Review: James Brown
James Brown: The Distinct Connection
September 20-November 3
Ivory and dense– black forms dance across the walls at Texas Gallery. Vibrating with stillness, James Brown’s painting series Planets: The Distinct Connection offers us a meditation on the cosmic and metaphysical.
Brown creates a rhythm of hundreds of spots that are interconnected by pencil lines, forming a matrix that grounds and reacts to the larger shapes on the picture plane. Like a cartographer of the extraterrestrial, Brown drafts the relation of planets, asteroids, and yawning black holes.
While the artist elects to use a limited palette and nearly all of the shapes could be described as round, he creates ample variety by emphasizing the asymmetry of the larger forms and their placement in the composition. Brown uses untreated linen to support his imagery, achieving an organic physicality that complements his biomorphic shapes.
The larger planetary forms allow the artist’s spontaneity to show; areas caked with impasto freeze Brown’s gesture, while some areas have a thin glaze of paint that creates ghost-like sensations. Passages that appear stain-like up close give the larger forms substance when viewed from afar.
The series Planets: The Distinct Connection is actually the ninth group of a larger series of 81 paintings. Brown was inspired to respond to early 20th century English composer Gustav Holst’s composition The Planets, which was derived from the astrological qualities of the extraterrestrial planets in our solar system.
The inclusion of Brown’s earlier studies at the front of the exhibition space brings a welcome look into his process but also raises more questions. The studies are comparatively small, with the same untreated linen, which is occasionally folded – forming a different sort of network. We can see intimations of the planetary bodies seen throughout the space, but the presence of collaged images of snakes and hands prompts us to ponder his meaning further.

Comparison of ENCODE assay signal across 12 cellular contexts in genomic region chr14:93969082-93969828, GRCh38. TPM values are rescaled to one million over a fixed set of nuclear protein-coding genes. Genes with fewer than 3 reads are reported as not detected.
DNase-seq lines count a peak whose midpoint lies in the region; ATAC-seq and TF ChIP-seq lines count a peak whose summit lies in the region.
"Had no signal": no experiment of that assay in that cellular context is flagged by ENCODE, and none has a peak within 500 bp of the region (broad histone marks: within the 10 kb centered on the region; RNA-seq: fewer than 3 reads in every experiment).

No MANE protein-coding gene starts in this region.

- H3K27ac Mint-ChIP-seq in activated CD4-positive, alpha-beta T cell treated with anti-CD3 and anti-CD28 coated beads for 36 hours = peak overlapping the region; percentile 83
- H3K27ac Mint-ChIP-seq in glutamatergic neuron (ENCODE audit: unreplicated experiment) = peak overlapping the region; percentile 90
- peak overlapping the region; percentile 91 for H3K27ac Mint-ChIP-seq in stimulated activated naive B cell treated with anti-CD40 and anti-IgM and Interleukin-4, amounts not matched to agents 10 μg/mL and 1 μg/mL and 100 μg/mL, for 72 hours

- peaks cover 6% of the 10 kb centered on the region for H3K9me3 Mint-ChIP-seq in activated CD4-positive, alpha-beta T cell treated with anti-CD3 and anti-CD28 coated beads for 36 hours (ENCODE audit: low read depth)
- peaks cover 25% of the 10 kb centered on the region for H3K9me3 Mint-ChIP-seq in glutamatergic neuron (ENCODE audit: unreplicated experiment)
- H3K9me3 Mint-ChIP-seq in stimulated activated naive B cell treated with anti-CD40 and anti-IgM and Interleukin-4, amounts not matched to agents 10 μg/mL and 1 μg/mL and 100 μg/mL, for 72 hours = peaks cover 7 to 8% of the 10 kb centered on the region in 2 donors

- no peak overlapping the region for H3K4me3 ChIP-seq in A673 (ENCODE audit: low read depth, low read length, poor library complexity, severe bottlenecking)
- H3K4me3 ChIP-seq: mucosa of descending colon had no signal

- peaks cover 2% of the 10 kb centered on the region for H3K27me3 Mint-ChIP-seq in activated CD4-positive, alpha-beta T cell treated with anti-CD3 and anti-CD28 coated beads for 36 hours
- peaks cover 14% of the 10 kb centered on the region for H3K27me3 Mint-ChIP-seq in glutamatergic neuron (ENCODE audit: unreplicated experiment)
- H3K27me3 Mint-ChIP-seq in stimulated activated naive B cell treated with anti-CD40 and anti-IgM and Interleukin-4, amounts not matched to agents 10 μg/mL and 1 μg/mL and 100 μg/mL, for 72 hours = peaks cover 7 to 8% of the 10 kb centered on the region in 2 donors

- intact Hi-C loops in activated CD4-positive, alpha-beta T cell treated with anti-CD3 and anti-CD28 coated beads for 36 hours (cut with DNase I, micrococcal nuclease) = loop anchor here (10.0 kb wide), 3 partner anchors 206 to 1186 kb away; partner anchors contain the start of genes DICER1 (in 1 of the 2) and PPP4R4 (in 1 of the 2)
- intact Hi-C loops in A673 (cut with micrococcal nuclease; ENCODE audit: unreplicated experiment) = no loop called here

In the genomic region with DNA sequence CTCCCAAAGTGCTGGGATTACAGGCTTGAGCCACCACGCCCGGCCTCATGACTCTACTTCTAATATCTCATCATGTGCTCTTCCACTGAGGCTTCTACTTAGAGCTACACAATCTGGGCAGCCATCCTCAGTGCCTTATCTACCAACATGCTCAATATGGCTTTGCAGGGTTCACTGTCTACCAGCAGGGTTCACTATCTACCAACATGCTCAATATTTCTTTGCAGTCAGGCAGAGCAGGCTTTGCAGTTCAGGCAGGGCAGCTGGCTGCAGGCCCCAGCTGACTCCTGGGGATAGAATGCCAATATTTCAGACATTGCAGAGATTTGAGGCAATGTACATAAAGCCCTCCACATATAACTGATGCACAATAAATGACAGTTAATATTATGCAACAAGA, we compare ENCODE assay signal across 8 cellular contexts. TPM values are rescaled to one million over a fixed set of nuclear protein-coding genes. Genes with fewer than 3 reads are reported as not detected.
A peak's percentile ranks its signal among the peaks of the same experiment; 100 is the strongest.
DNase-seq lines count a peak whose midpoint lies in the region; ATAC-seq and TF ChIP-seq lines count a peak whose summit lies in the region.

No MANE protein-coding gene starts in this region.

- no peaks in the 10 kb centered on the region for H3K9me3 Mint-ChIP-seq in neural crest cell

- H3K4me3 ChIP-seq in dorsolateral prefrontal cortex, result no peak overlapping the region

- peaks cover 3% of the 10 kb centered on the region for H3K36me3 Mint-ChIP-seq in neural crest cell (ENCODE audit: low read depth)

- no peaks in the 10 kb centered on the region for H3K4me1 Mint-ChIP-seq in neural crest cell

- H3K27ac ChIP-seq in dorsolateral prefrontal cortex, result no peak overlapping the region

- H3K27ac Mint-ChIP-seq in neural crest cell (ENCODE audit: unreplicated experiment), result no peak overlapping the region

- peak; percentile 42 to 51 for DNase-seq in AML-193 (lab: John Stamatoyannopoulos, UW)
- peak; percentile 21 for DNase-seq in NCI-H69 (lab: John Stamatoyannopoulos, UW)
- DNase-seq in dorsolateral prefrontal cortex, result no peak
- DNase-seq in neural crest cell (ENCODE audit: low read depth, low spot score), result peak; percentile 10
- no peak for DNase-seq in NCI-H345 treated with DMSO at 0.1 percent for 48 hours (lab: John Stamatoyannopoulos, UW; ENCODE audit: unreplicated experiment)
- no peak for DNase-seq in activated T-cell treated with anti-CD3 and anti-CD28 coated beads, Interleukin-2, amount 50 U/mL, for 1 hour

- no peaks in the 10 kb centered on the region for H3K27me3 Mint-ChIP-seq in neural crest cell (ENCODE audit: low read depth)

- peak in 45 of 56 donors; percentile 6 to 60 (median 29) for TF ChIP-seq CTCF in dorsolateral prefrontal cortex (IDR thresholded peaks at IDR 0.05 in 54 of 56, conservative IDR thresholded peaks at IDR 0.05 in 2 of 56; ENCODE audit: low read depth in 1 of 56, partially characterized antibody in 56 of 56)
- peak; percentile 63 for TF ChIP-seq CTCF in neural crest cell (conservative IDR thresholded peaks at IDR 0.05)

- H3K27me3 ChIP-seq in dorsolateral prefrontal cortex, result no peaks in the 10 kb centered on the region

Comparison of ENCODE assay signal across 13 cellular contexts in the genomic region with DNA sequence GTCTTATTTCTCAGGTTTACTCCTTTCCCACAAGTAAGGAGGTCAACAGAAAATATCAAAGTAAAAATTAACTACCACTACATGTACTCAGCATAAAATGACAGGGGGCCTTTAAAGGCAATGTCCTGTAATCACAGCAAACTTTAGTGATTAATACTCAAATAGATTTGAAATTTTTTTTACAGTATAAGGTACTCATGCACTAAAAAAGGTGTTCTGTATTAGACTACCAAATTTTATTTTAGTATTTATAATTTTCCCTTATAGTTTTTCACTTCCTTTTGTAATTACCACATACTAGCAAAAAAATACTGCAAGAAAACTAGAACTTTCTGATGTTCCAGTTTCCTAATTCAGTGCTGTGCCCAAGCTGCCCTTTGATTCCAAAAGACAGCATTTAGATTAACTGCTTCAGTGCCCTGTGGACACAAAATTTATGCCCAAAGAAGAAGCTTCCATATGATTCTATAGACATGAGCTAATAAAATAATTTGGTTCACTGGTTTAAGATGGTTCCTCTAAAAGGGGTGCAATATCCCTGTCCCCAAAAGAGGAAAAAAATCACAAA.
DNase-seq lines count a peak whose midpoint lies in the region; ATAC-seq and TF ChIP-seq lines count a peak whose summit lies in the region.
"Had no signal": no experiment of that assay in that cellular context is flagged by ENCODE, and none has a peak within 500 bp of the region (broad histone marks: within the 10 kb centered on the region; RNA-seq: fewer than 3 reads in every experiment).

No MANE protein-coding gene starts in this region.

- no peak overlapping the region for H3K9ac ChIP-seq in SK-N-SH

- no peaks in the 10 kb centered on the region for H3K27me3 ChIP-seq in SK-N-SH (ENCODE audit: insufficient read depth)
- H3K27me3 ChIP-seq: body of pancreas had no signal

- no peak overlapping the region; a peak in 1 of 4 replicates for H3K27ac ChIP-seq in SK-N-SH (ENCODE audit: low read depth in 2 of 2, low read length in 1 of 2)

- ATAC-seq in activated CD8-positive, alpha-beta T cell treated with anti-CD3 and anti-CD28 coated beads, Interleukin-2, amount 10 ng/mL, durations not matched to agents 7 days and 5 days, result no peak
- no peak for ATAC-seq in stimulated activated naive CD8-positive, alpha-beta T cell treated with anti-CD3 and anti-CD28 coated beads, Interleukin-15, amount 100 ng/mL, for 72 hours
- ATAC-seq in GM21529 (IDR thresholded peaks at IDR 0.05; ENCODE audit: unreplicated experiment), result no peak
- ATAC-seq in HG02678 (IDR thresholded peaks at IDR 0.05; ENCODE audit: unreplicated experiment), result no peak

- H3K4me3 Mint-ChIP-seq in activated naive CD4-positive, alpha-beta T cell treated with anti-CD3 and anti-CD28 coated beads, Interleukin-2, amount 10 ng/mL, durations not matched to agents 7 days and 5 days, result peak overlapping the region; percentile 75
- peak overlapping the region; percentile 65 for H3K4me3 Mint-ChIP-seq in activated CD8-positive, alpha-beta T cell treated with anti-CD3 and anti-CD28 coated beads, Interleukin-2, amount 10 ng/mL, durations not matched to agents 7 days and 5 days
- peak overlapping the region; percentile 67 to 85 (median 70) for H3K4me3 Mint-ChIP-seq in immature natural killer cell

The progression of image size through the exhibition implies a sense of hierarchy. While the studies inform the Planets series, they are actually the preparation for a grand culmination in a tenth painting: The Realm of Chaos and Light: The Soul’s Distinct Connection. With the same vocabulary as the Planets paintings, this piece allows Brown a stunning eight-by-23 feet to show larger relationships between systems of forms. However, the title of this dominating piece suggests the previous nine paintings are part of a larger, heavenly system.
While it could be easy to retreat into formalism when viewing the exhibition, Brown implores us to consider the grander pleroma of what is simultaneously empty and infinite.
Geoff Smith is a twenty-something arts enthusiast, printmaker, and occasional curator.